River Tone

The first section of the River Tone leased by the Club starts at Firepool Lock to Bridgwater Road at Bathpool, this is known as the “Fast Stretch”. This is a fantastic stretch of trotting water especially in the winter months for chub, dace, roach, trout and even the odd salmon and pike.

The next section below Bridgwater Road (Bathpool) to the M5 motorway is Hankridge.  This is a slower and deeper section of river but very also very good for roach and chub in the winter. Also a good summer section for stalking large chub and trout. With a number of specimen pike having been caught from this section it’s a good all rounder.

The normal methods of spinning / lure fishing for the pike in the slack water around the weirs can tempt a few fish. The pike prefer deep, calm, or slow-moving water where there is cover for them to lay in wait to ambush their prey. They usually hide in the weeds away from the main current.

Trotting in these two upper section of the Tone is second to none in the West Country. Using a stick float with maggots or bread is the best approach, fishing below one of the many small stone weirs trotting down to the tail of the run as it goes over into the next weir. However, sometimes the chub may prefer to sit right below a weir in the oxygenated water in the summer months. Conditions on the day will dictate the best locations and methods.

Another good method on the Fast Stretch is to travel light with just a feeder or float rod, bait, landing net. Pre-bait any areas you think may be hold chub, Just walk along the river and throw in some mashed bread then go back to where you started and fish some bread flake with a simple ledger or trot your bait over the area you’ve pre-baited. If you don’t get anything in 20 minutes move onto the next baited area.

Bull Street
This is the next section of the River Tone. This section is known as Bull Street given that the section starts at the Bull Street slipway. This is around 300 yards down stream of the main road bridge crossing the Tone in Creech St Michael.

This section is single bank fishing (left hand bank down stream) and goes down as far as the weir at Ham.

This section can be quite weedy during the summer depending on the spring we’ve had. This can be used to your advantage giving you the cover you need to catch some of the large bream and carp in this section over the summer months when the river can run very clear.

The best chub sport in this part of the Tone is in the winter months once there is some colour back in the water.

The section holds carp, bream chub and some large pike also with the other coarse fish such as roach and dace.

The water is slower moving here and pole or waggler tactics can be very productive for the roach, chub and bream.

The best baits are maggots, worm, hemp and pellets fished over a bed of ground bait with lure fishing for Pike and Perch being very productive in the winter months.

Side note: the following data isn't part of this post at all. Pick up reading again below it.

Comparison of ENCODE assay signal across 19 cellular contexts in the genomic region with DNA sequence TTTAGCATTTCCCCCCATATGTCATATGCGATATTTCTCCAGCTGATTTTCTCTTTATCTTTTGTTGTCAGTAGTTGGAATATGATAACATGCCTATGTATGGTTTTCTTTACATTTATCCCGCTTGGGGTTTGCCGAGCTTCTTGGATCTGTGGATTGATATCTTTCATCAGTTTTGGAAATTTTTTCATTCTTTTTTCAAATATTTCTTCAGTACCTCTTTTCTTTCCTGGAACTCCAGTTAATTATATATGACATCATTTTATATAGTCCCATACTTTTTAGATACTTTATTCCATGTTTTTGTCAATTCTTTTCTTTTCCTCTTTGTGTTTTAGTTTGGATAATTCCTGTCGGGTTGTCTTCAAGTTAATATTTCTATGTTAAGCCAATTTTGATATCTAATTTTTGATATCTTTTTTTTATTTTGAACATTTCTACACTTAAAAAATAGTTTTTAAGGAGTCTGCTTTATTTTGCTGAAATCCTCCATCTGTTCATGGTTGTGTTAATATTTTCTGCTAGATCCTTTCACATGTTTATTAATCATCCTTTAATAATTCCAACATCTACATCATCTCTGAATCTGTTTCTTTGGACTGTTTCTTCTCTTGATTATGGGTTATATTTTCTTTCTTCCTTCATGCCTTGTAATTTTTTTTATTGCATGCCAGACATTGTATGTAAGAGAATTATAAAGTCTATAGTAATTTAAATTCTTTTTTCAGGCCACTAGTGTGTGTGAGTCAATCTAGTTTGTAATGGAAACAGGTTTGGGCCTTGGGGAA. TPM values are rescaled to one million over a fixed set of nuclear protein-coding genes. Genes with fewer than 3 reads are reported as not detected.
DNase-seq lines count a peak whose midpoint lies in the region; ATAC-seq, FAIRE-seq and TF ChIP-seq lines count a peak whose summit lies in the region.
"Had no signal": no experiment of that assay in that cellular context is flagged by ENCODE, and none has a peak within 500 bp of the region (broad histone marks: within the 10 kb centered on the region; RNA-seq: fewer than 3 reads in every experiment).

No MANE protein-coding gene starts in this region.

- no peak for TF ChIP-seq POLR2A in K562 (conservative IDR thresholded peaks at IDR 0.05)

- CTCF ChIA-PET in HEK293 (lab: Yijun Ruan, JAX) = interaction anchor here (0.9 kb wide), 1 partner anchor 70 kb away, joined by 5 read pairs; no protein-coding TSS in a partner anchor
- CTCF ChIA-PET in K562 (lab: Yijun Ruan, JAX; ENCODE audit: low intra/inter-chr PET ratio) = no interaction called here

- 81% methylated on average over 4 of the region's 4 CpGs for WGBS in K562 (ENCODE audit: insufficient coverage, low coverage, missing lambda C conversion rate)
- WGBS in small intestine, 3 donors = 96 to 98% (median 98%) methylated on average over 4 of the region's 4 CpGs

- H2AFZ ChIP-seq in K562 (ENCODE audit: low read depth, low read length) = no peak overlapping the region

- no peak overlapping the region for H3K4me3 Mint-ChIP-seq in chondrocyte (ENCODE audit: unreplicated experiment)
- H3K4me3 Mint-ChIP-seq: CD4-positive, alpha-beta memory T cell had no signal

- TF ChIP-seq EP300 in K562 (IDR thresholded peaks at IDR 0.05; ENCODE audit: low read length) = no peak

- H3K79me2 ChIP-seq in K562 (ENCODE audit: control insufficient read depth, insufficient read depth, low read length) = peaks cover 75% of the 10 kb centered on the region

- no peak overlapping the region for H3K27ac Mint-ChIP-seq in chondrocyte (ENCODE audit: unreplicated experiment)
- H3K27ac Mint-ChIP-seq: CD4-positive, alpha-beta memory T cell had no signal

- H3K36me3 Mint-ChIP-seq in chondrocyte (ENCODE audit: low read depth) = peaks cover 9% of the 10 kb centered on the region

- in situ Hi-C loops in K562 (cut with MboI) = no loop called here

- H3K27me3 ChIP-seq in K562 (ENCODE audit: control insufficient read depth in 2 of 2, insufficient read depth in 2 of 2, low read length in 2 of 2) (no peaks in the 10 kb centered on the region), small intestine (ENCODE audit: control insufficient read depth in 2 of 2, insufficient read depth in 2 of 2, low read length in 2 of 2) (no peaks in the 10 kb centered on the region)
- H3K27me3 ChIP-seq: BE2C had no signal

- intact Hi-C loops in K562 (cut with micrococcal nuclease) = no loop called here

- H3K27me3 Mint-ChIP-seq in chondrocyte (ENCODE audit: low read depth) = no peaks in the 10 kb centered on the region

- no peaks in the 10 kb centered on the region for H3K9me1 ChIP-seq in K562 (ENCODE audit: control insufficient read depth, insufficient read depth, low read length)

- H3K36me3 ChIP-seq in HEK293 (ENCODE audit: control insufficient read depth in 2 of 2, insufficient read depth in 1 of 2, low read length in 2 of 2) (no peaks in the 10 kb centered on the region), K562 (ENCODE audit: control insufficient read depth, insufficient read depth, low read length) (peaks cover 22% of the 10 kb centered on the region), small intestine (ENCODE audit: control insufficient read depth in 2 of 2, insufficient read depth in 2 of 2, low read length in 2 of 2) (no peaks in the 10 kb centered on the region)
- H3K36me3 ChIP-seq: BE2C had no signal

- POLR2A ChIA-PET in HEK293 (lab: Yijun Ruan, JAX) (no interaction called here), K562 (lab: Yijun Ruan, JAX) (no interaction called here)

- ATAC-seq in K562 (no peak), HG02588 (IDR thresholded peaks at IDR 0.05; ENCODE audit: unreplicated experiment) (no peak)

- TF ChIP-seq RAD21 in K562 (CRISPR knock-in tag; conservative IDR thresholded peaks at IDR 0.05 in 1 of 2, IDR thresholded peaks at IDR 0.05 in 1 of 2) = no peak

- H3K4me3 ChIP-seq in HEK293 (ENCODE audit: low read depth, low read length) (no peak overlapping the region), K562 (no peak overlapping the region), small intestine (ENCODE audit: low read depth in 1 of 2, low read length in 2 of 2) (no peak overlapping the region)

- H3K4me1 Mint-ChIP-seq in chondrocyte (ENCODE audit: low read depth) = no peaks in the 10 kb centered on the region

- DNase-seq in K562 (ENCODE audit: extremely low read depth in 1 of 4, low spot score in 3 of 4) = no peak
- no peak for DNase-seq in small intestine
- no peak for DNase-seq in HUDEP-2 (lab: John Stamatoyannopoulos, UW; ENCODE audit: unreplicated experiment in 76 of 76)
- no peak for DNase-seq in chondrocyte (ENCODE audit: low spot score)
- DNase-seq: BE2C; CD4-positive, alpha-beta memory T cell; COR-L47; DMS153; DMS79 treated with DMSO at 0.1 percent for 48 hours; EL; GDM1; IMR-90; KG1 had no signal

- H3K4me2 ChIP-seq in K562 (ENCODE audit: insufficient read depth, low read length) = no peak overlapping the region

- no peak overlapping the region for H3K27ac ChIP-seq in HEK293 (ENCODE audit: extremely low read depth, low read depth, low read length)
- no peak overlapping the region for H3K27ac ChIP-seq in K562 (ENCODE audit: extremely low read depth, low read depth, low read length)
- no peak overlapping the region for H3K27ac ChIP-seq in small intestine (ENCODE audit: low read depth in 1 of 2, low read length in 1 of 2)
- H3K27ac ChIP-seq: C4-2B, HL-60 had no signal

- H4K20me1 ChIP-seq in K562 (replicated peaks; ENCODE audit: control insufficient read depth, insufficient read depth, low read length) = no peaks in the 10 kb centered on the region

Tone on the Levels

Below Ham we arrive at Taunton’s first section on the Somerset levels at Knapp. Knapp is predominately a winter venue due to the thick weed growth in the summer months but it can produce some large bream catches in the early part of the season with weights over 100 lbs not uncommon. With some fish in this section approaching 8 lbs.

Methods include fishing the pole over ground-bait using corn or worm or even feeder fishing if the weed isn’t to thick.

This area can also be prolific for Pike fishing during the winter months when the weed starts to die back. Depths within this section can vary from 4′ to 10′. This section leads down to Newbridge located a mile of the A361 to North Curry. The Environment Agency have their tidal gates located at Newbridge which stops the tide pushing any further up stream depositing tidal silt.

This means in the summer months the water is held back to almost stationary with depths to 12′ behind the tidal gates. The extra water will push up as far back as Knapp in the summer. This can be another fantastic spot for specimen pike, perch and big shoals of bream as the weed is less dense due to the depth of water. Lure fishing in the summer months for pike and perch and deadbaiting can prove deadly throughout the winter months.

Below the bridge most coarse fish can be caught with popular methods including pole fishing, for the Bream over large beds of ground bait including pellets. Feeder fishing is also is proven method for the large bream.

Moving onto the last sections of the River Tone from Hookbridge to Athelney. This part of the river is tidal with high banks winding their way through the low lying fields. Just up stream of Hookbridge is the spillway that allows the water to overflow into Currymoor.

In the winter these fields are liable to flood in high water to allow the pressure to be taken off the main system. At the upper end of the Athelney section there is Currymoor pumping Station. This is an Environmental Agency pumping station that evacuates the water from the Moor back into the river once the river level have dropped.

Both of the sections can be prolific Roach venues from late autumn through to the end of the season with weights of 25 lbs of prime roach, dace and small chub on the stick float or whip in a session.

With this amount of fish moving up and down the river with the tides it’s also very good for pike and perch and the odd big chub.


  • Bream
  • Brown Trout
  • Carp
  • Chub
  • Common Carp
  • Dace
  • Eel
  • Grayling
  • Mirror Carp
  • Perch
  • Roach
  • Rudd
  • Salmon
  • Sea Trout
  • Tench